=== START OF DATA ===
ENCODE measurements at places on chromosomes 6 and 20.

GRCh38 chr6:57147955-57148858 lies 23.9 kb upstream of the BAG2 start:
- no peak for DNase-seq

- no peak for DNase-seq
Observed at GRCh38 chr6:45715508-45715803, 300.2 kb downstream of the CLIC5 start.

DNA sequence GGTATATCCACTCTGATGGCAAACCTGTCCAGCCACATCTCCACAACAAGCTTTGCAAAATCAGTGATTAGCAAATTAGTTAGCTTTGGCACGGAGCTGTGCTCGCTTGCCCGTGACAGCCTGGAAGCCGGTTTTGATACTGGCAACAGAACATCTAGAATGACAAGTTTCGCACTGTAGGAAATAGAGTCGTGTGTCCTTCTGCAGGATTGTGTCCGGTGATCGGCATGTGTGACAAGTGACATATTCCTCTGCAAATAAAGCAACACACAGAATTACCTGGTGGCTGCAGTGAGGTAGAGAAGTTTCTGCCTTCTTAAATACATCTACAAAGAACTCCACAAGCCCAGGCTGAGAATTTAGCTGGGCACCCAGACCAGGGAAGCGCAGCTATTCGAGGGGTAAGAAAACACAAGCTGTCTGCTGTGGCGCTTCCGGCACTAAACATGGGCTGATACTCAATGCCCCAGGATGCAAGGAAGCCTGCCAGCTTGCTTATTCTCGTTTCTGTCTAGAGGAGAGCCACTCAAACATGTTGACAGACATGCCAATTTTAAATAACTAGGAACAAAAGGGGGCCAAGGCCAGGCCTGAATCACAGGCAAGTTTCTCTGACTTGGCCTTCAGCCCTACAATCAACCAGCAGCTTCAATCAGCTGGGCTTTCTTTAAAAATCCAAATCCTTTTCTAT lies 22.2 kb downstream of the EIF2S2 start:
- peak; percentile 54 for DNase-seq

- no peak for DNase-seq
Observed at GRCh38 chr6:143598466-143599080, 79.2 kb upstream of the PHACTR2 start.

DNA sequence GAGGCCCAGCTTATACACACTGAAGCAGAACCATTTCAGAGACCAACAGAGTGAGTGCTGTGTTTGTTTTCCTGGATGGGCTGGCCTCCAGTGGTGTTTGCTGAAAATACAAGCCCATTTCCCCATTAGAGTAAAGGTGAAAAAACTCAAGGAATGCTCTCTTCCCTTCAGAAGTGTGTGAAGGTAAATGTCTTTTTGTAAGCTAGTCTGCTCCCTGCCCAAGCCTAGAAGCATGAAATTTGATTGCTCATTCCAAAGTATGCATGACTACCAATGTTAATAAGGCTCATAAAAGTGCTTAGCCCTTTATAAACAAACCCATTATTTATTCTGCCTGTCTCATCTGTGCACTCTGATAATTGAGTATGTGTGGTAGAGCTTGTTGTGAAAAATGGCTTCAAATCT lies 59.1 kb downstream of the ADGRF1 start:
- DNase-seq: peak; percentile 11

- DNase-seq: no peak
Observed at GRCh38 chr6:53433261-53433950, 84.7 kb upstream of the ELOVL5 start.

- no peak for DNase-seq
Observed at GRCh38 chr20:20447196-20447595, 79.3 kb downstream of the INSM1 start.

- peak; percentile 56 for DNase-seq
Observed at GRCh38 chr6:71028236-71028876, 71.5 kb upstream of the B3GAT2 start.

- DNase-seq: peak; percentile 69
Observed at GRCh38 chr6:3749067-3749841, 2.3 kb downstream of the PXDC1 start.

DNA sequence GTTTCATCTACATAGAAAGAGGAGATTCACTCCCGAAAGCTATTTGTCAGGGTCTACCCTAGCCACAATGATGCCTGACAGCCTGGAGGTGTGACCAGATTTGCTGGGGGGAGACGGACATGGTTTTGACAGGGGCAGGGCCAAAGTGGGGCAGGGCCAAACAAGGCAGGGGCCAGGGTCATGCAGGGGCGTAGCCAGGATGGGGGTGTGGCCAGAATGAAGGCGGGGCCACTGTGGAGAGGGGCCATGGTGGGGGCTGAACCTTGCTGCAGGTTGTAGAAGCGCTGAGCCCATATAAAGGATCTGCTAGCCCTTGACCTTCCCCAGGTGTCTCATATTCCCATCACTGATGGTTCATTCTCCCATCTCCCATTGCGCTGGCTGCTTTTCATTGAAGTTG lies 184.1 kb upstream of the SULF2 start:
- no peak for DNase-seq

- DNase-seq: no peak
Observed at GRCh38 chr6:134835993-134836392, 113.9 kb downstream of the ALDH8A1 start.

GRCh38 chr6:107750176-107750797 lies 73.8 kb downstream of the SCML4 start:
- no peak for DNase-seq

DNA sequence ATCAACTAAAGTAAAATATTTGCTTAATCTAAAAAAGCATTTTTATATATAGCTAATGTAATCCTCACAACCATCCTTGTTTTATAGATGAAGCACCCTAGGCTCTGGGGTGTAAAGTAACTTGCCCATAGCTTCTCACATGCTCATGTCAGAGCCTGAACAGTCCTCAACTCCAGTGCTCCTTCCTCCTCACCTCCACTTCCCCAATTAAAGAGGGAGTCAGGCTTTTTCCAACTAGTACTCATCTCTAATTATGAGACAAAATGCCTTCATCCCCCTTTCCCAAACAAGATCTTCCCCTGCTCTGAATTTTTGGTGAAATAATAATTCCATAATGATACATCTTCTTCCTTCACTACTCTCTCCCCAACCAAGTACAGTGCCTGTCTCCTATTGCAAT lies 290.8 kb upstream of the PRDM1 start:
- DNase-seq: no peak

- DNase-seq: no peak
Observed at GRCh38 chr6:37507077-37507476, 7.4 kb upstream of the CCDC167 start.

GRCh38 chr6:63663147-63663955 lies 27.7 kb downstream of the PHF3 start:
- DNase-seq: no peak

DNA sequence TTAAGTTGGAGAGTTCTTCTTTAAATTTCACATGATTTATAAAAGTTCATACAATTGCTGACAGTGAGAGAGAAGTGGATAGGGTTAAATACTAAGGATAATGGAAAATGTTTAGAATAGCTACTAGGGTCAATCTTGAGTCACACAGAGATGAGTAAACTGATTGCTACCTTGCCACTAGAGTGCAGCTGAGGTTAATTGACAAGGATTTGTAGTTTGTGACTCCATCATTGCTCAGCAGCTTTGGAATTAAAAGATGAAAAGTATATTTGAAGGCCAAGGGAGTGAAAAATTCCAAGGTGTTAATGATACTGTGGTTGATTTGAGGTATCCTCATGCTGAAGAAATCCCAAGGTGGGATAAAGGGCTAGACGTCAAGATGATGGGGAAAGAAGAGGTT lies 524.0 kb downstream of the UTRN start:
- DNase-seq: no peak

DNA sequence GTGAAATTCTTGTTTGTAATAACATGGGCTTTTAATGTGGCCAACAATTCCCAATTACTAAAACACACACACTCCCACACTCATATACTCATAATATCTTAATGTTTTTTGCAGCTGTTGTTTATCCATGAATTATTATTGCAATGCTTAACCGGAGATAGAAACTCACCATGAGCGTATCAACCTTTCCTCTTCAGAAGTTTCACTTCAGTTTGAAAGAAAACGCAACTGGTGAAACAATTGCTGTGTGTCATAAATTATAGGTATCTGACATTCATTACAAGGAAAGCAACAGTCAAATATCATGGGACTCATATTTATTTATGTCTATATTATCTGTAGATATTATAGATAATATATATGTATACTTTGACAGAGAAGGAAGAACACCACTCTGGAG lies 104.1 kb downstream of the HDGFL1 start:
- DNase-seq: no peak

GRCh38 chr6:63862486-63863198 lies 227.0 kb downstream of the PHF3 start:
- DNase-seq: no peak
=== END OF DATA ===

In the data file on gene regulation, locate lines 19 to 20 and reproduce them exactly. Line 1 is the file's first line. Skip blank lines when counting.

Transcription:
Observed at GRCh38 chr6:3749067-3749841, 2.3 kb downstream of the PXDC1 start.

DNA sequence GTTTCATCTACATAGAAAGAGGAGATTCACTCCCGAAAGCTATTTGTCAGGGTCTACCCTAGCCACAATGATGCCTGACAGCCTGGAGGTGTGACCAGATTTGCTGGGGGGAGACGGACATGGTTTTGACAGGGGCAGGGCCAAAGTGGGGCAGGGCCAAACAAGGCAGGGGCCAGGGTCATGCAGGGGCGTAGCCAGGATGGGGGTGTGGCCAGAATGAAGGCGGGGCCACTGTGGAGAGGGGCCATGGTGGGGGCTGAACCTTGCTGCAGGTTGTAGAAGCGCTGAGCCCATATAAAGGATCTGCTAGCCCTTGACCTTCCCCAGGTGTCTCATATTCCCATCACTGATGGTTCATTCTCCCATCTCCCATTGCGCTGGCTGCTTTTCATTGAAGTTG lies 184.1 kb upstream of the SULF2 start: